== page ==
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Not all heroes wear capes - some drive bulldozers

When the rain began falling in northern Hawke's Bay two weeks ago, Hamish Pryde feared his small town might be in trouble.

Hamish Pryde with the bulldozer that he has owned for about 30 years. The machine started its life in Fiji before being imported to New Zealand.
Hamish Pryde with the bulldozer that he has owned for about 30 years. The machine started its life in Fiji before being imported to New Zealand. Photo: SUPPLIED/ Gisborne Herald

It was March 23, and a state of emergency had been declared for Gisborne and the East Coast in Tairāwhiti where bad weather was wreaking havoc.

As the storm moved south, Wairoa was copping its fair share too, and emergency personnel were kicking into action.

But not all heroes wear capes. Some drive bulldozers.

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Enter Pryde, a man with over 40 years bulldozing experience, who just happened to be driving near the mouth of Wairoa River at 9am that day.

As he looked out at the rising water, alarm bells went off.

"Wairoa becomes quite vulnerable to flooding if the river bar gets too offset from its preferred mouth position," he said.

"After that first big belt of rain, the Wairoa River was at pretty extreme levels."

Hamish Pryde and a worker from Pryde Contracting busy opening up the Wairoa River mouth last month in an effort to avert a flooding disaster for the township and low-lying areas.
Hamish Pryde and a worker from Pryde Contracting busy opening up the Wairoa River mouth last month in an effort to avert a flooding disaster for the township and low-lying areas. Photo: SUPPLIED/ Hawke's Bay Regional Council

A third generation resident, he understood the conditions well and what was potentially at stake - homes with a low elevation next to rising waters.

As the rain continued to beat down, the level was only getting higher and Pryde knew the sand bar at the entrance needed urgent attention.

He had already had a go at cutting into it earlier in the year - upon the direction of Hawke's Bay Regional Council - but the conditions had not been favourable.

Now he needed to act fast, with the impending storm making things treacherous.

"I recognised there was the opportunity if we were quick enough to have another go at cutting the mouth out into the preferred location, so I contacted the regional council and it just took me a little while to convince them that that's what we should do.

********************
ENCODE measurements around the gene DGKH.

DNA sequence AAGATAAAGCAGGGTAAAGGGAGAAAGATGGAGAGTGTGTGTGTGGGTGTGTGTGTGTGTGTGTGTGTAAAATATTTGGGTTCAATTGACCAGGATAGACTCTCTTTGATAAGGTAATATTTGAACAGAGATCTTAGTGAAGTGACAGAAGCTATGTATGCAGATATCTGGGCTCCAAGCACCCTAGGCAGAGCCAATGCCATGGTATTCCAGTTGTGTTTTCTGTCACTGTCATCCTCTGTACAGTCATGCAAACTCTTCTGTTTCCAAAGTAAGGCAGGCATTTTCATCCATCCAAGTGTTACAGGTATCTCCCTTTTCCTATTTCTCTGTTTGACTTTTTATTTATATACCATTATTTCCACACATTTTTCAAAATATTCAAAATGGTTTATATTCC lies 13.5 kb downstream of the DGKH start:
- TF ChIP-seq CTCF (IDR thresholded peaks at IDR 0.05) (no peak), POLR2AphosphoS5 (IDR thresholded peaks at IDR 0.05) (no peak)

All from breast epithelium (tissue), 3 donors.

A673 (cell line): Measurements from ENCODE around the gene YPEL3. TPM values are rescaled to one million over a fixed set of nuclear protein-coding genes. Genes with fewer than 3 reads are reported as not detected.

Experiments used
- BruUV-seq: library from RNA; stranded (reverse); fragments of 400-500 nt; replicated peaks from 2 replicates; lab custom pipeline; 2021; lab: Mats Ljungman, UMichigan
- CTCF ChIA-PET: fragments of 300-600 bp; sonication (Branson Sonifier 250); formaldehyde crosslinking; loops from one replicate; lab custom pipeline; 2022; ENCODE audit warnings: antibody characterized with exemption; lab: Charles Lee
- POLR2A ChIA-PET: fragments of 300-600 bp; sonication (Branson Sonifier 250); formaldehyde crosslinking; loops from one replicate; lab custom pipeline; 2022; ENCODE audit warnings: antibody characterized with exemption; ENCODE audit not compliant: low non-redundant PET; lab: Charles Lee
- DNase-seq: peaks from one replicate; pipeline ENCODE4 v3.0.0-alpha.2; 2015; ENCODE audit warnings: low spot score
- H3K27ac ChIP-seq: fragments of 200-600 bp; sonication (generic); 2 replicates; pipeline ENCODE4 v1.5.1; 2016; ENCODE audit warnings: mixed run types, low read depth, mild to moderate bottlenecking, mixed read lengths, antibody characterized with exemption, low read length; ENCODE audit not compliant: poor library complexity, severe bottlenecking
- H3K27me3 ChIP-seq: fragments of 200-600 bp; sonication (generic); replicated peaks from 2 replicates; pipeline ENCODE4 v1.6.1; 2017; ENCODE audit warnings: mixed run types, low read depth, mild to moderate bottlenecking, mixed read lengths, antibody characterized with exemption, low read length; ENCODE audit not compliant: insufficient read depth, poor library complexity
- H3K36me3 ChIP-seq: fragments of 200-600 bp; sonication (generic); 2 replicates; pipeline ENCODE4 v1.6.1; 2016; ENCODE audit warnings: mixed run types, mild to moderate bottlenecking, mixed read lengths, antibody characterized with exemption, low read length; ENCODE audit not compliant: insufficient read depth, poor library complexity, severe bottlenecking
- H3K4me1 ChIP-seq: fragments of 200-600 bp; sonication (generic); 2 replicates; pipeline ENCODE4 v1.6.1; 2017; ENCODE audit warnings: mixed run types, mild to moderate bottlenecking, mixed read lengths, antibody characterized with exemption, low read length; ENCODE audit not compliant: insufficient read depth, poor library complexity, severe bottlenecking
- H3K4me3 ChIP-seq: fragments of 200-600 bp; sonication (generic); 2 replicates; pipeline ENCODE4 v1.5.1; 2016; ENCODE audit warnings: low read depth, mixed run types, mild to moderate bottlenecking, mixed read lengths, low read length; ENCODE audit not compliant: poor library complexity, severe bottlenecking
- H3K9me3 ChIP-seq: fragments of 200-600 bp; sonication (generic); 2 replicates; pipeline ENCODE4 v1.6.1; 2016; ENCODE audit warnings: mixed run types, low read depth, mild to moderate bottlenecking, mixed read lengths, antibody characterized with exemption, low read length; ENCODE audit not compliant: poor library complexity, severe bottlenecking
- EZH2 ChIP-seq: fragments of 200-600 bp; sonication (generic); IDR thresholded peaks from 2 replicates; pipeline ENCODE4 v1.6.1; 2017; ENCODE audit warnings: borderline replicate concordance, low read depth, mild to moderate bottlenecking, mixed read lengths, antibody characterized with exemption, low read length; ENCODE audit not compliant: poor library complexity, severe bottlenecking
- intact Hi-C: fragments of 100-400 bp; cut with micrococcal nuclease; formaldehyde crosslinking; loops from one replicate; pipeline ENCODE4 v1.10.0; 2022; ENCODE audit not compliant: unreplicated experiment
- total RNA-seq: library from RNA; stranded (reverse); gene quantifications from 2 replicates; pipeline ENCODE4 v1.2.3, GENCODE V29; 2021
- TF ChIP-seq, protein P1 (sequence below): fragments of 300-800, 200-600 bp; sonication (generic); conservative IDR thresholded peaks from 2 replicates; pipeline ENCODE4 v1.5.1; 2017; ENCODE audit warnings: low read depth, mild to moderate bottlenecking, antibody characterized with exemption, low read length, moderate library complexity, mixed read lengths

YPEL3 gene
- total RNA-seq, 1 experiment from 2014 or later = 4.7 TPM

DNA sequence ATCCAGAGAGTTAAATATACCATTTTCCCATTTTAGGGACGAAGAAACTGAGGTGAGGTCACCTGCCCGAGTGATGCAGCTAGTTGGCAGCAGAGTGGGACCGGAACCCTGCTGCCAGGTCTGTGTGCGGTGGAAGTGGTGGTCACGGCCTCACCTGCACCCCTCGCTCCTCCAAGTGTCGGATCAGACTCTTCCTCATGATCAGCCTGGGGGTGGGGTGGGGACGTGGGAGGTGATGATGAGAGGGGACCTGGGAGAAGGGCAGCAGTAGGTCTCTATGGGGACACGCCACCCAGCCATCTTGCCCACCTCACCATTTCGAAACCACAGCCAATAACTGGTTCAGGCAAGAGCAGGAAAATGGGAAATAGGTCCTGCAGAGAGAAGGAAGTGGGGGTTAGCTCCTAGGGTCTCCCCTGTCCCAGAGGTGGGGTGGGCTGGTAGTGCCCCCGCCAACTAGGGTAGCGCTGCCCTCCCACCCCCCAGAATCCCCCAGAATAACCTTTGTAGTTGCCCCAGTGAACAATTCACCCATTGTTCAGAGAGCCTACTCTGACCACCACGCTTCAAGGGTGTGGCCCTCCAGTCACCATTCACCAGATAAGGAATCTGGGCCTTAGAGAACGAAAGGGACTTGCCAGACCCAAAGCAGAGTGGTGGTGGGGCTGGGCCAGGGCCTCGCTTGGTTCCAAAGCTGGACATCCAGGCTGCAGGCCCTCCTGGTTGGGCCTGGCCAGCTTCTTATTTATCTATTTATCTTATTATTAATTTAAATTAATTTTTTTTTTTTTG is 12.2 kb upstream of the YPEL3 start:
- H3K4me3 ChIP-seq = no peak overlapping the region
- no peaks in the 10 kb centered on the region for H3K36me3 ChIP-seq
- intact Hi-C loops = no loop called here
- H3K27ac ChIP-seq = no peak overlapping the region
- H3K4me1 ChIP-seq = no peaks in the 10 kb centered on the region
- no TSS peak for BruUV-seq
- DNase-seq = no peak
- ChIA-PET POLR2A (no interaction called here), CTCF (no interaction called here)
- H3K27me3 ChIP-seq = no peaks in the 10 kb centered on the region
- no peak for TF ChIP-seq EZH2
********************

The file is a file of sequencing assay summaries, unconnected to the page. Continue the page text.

"There was a little differing in opinion whether we could do it successfully or not."

It was a race against the clock but Pryde was having difficulty even getting to the start line.

Crossing farmland in his trusty bulldozer, he encountered floodwater that was already halfway up one of the gates he had to open. Next he had to wade his machine through a couple of hundred metres of deep water, which had him "quite nervous".

But Pryde would not be denied and with the help of his team member on a digger, he began excavating the river mouth in the early afternoon.

It wasn't until darkness began descending that the job was complete, and the river was able to flow as it should.

The 65-year-old downplayed the technicality of the job, despite his heroics.

"The actual bar opening, the actual physical work is relatively straightforward. Timing is the critical thing. The river was already at quite an extreme level," he said.

"It's already putting pressure on the existing bar to scour out. If that got too advanced, our new bar would never be able to take control. Just with a bit of delay to get the go-ahead, that was already starting to happen."

But the end result was worthwhile.

"We got it open... we were just quick enough and then that extreme weather event came and that helped open the new bar and saved the town, basically."

The drama wasn't over, however.

Following the event, Hawke's Bay Regional Council posted to Facebook a series of drone shots showing Pryde hard at work on the day.

He was praised by many for his efforts, but some users took exception with the council, saying the work had only been completed at Pryde's insistence.

One person claimed he had to guarantee the job at his cost if it wasn't ultimately successful.

The council did not respond directly to Local Democracy Reporting on the matter, saying there were many components to making a decision for a successful bar opening.

"We have a long-standing professional relationship with Pryde Contracting and we value their input into the decision-making process. Ultimately it is the decision of the (Hawke's Bay) regional council," group manager asset management Chris Dolley said.

Meanwhile, Pryde didn't want to go into the politics of the situation, prefering to focus on the fact a potential disaster was prevented.

Asked what his next big act was, he gave a humble response: "Keep yourself grounded and do your best every day. That's what you've got to do."

Local Democracy Reporting is Public Interest Journalism funded through NZ On Air

source: https://www.rnz.co.nz/news/national/464776/hero-in-a-dozer-flood-disaster-averted-by-wairoa-contractor-s-actions